Oppositional Defiant Disorder

Description

Oppositional Defiant Disorder (ODD) is a diagnostic category for a range of emotional and behavioral symptoms that persist in a child for at least six months. Children or adolescents with ODD present a significant challenge for parents and schools, and family life can be difficult and chaotic. However there are validated cognitive behavioral strategies that provide hope for parents, leading to less frequent negative interactions and more positive behaviors. ODD can vary in severity from mild to severe, however early treatment can prevent future problems.

Symptoms

Persistent behaviors that indicate ODD include a child or adolescent who frequently appears:

  •  Angry and irritable
    • Often loses his or her temper
    •  Can be easily annoyed
  • Argumentative and defiant
    • Argues with adults or people in authority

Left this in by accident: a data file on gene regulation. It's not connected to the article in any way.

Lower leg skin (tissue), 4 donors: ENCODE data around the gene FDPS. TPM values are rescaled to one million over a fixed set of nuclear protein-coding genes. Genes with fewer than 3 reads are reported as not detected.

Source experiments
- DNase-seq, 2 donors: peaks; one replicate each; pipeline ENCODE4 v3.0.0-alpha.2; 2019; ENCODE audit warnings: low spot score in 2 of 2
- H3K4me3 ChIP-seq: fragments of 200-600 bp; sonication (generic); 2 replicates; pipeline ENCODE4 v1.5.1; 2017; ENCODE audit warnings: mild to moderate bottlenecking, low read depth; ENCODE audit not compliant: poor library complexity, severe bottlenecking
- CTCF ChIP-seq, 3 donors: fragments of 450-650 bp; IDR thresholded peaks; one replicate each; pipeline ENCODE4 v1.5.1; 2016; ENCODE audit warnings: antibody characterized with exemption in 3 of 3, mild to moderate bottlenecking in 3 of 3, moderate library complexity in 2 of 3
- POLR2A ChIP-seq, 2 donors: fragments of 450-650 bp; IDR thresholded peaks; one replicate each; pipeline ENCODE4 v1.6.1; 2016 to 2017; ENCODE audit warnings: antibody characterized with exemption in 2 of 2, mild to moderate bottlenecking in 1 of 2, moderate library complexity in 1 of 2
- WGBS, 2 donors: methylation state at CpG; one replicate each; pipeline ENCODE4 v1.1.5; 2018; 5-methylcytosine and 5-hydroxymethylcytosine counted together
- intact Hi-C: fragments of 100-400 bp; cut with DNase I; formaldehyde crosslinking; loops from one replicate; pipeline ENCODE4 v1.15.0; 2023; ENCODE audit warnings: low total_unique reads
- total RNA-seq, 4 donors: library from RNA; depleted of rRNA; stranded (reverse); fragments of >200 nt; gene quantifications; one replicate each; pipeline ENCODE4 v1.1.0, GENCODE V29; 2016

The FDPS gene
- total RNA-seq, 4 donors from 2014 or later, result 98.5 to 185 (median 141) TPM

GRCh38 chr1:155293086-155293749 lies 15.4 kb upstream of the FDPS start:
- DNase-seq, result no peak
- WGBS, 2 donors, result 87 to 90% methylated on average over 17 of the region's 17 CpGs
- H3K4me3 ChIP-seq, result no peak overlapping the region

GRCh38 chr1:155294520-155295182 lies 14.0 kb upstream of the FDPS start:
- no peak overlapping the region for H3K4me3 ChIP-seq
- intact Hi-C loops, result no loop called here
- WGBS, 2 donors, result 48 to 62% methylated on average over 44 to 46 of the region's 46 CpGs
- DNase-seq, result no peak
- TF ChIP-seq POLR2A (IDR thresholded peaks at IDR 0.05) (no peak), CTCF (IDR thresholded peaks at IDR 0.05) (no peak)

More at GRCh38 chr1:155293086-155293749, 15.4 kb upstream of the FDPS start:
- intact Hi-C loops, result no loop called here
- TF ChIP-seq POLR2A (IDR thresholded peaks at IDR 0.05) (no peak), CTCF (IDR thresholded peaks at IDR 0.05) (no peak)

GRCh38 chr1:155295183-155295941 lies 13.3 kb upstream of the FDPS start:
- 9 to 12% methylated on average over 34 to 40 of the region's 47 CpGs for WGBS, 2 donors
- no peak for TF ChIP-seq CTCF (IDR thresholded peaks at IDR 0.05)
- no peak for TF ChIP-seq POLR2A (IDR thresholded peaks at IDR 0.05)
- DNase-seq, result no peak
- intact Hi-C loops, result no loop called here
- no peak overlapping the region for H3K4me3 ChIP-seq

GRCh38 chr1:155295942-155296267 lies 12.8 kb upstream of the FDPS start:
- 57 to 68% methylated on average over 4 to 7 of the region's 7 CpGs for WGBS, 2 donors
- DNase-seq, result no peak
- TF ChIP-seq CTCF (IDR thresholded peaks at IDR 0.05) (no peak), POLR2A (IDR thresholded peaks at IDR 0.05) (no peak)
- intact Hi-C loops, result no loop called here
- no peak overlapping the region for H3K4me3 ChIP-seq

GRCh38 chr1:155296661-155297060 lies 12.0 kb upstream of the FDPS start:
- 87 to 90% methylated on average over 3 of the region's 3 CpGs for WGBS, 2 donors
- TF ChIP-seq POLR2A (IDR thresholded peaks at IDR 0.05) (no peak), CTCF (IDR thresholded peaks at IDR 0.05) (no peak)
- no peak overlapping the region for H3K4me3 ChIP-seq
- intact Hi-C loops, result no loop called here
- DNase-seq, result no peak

• Actively defies or refuses to comply with adults’ requests or rules
    •  Deliberately annoys or upsets people
    •  Blames others for his or her mistakes or misbehavior
  • Vindictive
    • Has had multiple experiences of being spiteful or vindictive to adults, siblings or peers

Treatment

At the Anxiety and Depression Center, our therapists have extensive experience in successfully treating disruptive behavior problems. There are validated cognitive behavioral strategies that help children and adolescents minimize conflict and improve behavior. Since individuals with ODD are often defensive and resistant to counseling, the early stages of therapy are designed to build rapport and motivation. Subsequent stages focus the child or adolescent on developing personalized goals, and then acquiring the skills to recognize problem behaviors that are getting in the way of reaching those goals. In addition, there is a strong parental training component that is involved. The therapist works with the family to develop a plan of rewards and consequences that will be most appropriate for each unique situation. Children gain self-confidence as they develop stronger impulse-control and self-management skills, and parents have the tools and guidance they need to maintain a calmer, more peaceful home.